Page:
For the last couple of weeks the User Experience (UX) team have been working on creating an online booking form for users to be able to book a school trip at one of Stockport’s museums and attractions.

We started out by doing some initial research to find out how teachers currently book school trips and what would make the process easier for them.

We worked with the museums team to find out about their current process – and even though we all had our own assumptions and ideas – we knew we needed to speak with teachers, who are our primary users, to get their thoughts on what would improve the process.

Visiting schools

We visited two schools in Stockport (Alexandra Park and Moorfield primary school) and spoke with four teachers who had previous experience booking school trips.

Our research told us that the most common method for booking a school trip was by calling or emailing the venue. They told us that they don’t have the time to be chasing emails and making phone calls, so an online booking form would be ideal as this would make the whole process quicker and easier for them. You can read more about this research in our blog on ‘Doing our homework on school trips’.

The research gave us a starting point for an early version of the form. We worked with the content team to make sure that the information on the website would provide teachers with everything they needed before they booked a trip. We also worked with the museums team throughout the process to make sure that the information was accurate both on the website and on the form.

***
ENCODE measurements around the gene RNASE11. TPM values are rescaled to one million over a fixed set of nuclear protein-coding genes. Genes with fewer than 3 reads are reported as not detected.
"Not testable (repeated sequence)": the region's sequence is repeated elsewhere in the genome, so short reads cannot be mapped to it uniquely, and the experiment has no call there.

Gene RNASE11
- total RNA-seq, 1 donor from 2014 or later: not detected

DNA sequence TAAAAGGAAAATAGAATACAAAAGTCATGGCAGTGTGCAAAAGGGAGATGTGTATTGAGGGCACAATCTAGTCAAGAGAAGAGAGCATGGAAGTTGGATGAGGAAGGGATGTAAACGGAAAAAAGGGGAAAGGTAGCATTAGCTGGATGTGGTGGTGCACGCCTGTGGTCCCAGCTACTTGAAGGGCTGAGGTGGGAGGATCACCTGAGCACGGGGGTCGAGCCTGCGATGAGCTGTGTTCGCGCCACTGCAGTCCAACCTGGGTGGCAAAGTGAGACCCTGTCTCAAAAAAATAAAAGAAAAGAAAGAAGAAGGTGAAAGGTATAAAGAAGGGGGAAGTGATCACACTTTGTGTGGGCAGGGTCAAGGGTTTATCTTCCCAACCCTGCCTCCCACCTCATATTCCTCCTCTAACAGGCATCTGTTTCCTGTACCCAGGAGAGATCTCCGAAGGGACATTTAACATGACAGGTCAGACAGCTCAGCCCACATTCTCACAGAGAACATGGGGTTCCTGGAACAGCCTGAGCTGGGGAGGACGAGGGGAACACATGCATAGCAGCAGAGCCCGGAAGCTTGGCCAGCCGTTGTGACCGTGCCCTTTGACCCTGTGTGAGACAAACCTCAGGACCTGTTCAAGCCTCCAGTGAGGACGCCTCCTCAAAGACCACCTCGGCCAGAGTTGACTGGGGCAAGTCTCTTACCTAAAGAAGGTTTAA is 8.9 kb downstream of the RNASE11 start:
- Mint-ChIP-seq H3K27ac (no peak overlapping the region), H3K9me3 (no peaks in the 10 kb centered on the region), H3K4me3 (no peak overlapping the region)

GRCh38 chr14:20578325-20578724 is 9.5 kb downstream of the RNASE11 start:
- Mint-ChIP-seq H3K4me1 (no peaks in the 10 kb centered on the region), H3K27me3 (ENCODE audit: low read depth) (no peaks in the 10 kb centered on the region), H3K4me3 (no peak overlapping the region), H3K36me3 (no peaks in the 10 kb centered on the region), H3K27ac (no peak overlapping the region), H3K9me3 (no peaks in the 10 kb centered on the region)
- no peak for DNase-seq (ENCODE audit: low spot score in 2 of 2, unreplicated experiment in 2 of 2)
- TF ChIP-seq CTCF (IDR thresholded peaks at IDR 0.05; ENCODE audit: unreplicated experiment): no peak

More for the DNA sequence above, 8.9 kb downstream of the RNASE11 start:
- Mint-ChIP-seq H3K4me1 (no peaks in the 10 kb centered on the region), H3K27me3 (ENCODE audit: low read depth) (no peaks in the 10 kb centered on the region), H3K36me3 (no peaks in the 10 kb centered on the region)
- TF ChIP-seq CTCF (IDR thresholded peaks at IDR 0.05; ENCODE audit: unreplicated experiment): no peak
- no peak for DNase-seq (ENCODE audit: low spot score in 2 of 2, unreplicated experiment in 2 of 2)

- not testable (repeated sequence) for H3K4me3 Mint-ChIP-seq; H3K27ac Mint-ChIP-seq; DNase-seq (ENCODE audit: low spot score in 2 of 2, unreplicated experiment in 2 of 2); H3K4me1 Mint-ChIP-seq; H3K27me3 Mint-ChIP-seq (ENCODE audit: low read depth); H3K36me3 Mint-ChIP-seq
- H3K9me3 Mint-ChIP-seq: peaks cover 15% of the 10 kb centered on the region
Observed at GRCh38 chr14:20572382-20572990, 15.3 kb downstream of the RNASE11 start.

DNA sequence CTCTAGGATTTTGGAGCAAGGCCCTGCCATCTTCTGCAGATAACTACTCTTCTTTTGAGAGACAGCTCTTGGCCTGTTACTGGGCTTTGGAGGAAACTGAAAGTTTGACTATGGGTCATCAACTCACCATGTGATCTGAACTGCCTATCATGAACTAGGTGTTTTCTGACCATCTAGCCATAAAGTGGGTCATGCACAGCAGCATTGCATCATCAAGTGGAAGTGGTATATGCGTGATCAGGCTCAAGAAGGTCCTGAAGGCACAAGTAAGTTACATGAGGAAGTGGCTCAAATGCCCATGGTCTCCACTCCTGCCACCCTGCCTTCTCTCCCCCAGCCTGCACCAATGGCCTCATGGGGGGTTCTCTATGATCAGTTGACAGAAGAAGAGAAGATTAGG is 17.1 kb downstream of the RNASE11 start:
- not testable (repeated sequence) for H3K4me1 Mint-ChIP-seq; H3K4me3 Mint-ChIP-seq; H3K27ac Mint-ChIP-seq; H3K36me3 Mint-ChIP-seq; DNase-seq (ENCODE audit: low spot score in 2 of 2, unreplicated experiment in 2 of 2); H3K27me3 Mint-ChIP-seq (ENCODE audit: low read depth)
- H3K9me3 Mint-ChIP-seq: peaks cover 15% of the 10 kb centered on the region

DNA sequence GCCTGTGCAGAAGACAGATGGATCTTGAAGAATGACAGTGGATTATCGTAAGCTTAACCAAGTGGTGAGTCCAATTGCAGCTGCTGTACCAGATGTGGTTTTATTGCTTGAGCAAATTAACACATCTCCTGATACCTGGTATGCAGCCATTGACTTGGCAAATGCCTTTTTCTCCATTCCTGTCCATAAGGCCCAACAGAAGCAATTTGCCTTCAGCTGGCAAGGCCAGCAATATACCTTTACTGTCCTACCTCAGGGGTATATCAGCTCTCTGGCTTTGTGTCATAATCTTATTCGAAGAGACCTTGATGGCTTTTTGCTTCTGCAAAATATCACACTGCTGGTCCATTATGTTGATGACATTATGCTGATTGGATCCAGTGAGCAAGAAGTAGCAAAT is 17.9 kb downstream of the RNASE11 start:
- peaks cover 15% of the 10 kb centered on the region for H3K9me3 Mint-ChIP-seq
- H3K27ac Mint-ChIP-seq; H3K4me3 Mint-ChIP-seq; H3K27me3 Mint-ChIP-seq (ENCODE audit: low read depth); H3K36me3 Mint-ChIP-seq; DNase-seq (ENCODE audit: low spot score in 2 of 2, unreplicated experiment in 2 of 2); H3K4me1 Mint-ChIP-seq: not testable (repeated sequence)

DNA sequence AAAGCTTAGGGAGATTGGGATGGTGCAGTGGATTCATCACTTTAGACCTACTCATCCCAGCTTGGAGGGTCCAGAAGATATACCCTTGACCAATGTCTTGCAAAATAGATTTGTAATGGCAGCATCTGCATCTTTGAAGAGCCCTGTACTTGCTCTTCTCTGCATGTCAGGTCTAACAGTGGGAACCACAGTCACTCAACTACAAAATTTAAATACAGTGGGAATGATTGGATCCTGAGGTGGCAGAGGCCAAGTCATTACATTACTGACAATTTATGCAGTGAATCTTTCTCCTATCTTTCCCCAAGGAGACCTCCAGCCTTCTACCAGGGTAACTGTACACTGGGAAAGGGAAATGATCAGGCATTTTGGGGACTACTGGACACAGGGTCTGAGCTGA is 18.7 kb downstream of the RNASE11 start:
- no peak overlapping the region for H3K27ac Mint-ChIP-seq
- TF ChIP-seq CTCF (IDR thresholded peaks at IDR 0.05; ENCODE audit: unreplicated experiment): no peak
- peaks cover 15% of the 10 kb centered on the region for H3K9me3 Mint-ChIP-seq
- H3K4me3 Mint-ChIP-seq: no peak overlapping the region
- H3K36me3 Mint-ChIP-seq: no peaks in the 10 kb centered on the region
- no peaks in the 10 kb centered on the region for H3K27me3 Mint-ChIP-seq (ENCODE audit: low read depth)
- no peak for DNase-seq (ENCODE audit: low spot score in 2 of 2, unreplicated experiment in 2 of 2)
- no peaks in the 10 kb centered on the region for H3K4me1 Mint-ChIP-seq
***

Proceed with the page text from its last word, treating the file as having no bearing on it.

Using research to design the form

We knew that because the teachers had little time to spend on booking trips, the form had to be as simple as possible, so they could easily book a trip in their spare time or even out of hours when they’re at home.

Our research told us that teachers want to either book a trip based on the venue and word of mouth or book a trip based on the topic they will be studying. So, when we designed the form we decided to include the venue and title of the trip in one question. This way, teachers had a choice between choosing a trip at a venue that they’d previously been to or heard about, or choosing a trip based on the topic.

Testing the form with teachers

Having completed an early version of the form, our next step was to take the prototype out to teachers. We wanted to get their thoughts on the clarity of the questions and the different options they had to choose from. We needed them to be as honest as possible with their feedback, so we gave them a scenario of a trip and asked them to use the form to book it.

We visited St Thomas’ C of E primary school and tested the form with Samantha and Sarah who gave us really positive feedback, with most of the comments being how quick and easy it was to book a school trip. They liked the fact that they could book a trip in their own time and not just during the museum or attraction’s opening times. They also thought that the questions on the form were self-explanatory and easy to understand.

Feedback helps us to validate our assumptions and gives us ideas on how we can make improvements. When we test, we want to make sure that the product meets users’ needs, so we pay particular attention to observing their behaviour and looking at how they are using it as well as listening to what they’re saying. We also encourage them to ‘think aloud’ and tell us their thoughts about what they’re liking, disliking or things they find confusing.

It was great to find that both teachers found the form easy to use and understood the questions. They also gave us some feedback on adding extra information about what documents they receive when they’ve booked, so this is a great example of how user testing helps us to identify any gaps and make improvements.

We’d like to thank Sarah and Samantha at St Thomas’ C of E primary school for freeing up their time to help us – their feedback has helped us to improve the form and also confirm that what we’ve created meets teachers’ needs.